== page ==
I recently received an email. It’s not unusual for me to receive emails as I receive a large amount every day. However, this email was a little different than the norm. It started innocuously enough. The subject line was simple: “Hello” it read. I suppose the writer thought if he opened with something harmless, I’d take the bait and open the email. Or maybe I’m giving this person too much credit in making him seem like an intelligent being. Judging from his email, he clearly is not. Either way, I opened it.
I won’t go into details about what the email said, but just know I was called everything except a child of God. I was also told if I didn’t like America to leave — a tired old cliche if I ever heard one. From that email I learned Al Sharpton is my hero. I’m so glad someone told me this information because I never knew Sharpton was my hero. It’s funny how people who don’t know you, never met you or had any contact with you, know so much about you.
I got such a kick out of this email, I shared it on social media. Many of my friends and family members didn’t think it as funny as I. A few of my people were ready to go see this person, and by go see, I don’t mean chat. However, I assured them none of that was necessary. Plus, some of the sleuths on my team did a little investigating and discovered the sender lives in Maryland.
The reason I found this email to be so hilarious is because it’s so unoriginal, and it’s not the first time as a journalist I experienced a bigot. I fully expect I will encounter a racist or two working for a newspaper specifically for the Black community. Heck, I experienced it when I worked for a mainstream newspaper. If I don’t agitate a few racists, I’m not doing my job.
I need some originality if I’m going to get worked up. I grew up watching episodes of “The Phil Donahue Show” and other daytime talk shows where you have the Black “hate group” and white “hate group” square off, or the Black people come on and try to change the minds of white supremacists by making them see our humanity. Talk about theatrics! This stuff made for great TV. The ’80s and ’90s were fun times!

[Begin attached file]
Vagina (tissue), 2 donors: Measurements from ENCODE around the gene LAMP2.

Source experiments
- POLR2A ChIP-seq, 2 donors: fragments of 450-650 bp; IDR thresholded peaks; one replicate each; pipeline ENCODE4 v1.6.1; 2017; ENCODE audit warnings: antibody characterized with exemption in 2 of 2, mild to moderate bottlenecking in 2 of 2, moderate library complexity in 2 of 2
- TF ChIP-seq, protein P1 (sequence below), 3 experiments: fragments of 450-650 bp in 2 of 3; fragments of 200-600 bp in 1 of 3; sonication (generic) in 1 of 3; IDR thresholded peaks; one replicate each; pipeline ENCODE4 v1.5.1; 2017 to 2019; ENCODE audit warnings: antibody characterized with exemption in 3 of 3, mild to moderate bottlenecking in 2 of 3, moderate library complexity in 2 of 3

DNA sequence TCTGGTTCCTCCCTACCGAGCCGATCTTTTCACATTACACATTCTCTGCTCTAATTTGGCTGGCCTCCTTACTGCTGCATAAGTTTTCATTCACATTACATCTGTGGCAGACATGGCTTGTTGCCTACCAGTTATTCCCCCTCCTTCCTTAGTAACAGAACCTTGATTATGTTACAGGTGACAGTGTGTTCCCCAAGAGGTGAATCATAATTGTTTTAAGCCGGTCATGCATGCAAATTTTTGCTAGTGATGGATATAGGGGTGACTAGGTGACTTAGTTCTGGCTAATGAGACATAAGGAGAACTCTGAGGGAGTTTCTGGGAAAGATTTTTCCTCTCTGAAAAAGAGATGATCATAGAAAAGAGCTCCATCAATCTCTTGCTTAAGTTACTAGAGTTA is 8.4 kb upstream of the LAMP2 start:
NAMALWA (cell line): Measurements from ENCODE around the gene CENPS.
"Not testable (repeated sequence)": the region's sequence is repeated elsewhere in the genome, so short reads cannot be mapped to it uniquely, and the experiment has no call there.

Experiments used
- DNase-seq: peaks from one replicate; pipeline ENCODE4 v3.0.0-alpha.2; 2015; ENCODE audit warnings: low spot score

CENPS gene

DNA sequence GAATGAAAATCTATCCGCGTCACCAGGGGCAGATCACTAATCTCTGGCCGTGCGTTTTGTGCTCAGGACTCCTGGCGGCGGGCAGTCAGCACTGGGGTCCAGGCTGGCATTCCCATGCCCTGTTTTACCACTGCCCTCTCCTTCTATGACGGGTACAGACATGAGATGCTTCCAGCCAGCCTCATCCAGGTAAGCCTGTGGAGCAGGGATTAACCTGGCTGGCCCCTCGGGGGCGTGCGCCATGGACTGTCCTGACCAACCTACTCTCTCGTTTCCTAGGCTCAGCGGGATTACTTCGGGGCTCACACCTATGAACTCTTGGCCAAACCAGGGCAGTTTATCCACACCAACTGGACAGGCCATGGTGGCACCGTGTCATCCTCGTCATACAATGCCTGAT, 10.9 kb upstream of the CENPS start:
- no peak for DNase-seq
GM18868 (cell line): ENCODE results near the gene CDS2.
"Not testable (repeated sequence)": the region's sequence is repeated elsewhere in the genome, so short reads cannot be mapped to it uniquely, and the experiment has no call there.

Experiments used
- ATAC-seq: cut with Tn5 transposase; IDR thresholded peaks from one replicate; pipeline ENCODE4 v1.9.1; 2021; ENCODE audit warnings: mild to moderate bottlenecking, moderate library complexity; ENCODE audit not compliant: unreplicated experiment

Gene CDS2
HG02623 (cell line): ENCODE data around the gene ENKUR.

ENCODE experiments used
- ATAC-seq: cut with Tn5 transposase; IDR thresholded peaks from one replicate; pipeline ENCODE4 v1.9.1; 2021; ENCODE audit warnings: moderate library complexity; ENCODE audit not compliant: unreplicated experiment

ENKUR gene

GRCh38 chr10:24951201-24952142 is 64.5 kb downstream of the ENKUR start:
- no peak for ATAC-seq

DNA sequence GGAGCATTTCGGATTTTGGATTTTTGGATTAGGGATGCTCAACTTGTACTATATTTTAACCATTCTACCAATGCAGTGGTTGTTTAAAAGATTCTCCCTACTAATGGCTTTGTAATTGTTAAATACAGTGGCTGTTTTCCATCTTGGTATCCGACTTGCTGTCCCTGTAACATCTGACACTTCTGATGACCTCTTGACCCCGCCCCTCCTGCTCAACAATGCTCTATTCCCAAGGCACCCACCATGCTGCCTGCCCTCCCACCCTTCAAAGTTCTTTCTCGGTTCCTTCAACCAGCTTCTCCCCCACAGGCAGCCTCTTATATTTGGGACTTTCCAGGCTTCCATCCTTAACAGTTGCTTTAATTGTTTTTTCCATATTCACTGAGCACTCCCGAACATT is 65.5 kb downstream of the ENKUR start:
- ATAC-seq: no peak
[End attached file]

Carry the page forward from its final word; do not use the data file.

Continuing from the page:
I remember thinking of ways I would counter some of the arguments with undisputed facts so they would have to shut up and listen to me. My goal was (and still is) to make racists look dumb, and I figured I could do it — and do it well. However, watching those shows I realized nothing is getting resolved and no one is listening. Inevitably, a fight broke out. Again, such great TV in the ’80s and ’90s. I understood the fighting because it seemed to me you expect a right hook if you’re comfortable calling someone a racial slur. That just seemed like the logical consequence. Now, I wasn’t the mature adult I am today, so I was down with this foolishness. I wouldn’t even pay this nonsense any attention today. I avoid subjecting myself to this level of frustration.
Watching those shows over the years, reading books and documentaries about race, I learned the same sentiments are continually expressed. It’s so lazy. I mean so lazy. I can’t even allow myself to get upset at such laziness. It’s all so laughable. I usually can tell we’re about to take a trip into cliche-ville when a person starts off saying “if you don’t like it here, go back to Africa (leave).” Does the person who uttered this trite phrase think he or she really said something? And is this lame phrase supposed to hurt my feelings? I just can’t.
That’s where I am with so much of this nonsense. It’s hilarious. People who don’t have anything intelligent to say receive none of my energy. There’s real work out here to be done, and I don’t have time to focus on emotional and intellectual dummies. That’s the low-hanging fruit. It’s easy to make them look stupid. I’d rather focus my energy on those who use their intelligence to keep systemic racism in place and are smart enough to mask their anti-Black views with euphemisms. These are the people with power. They’re the ones who appreciate the low-hanging fruit racists because that’s who we focus on and miss what the racists with the power are doing. So, to those guys I say: I see you.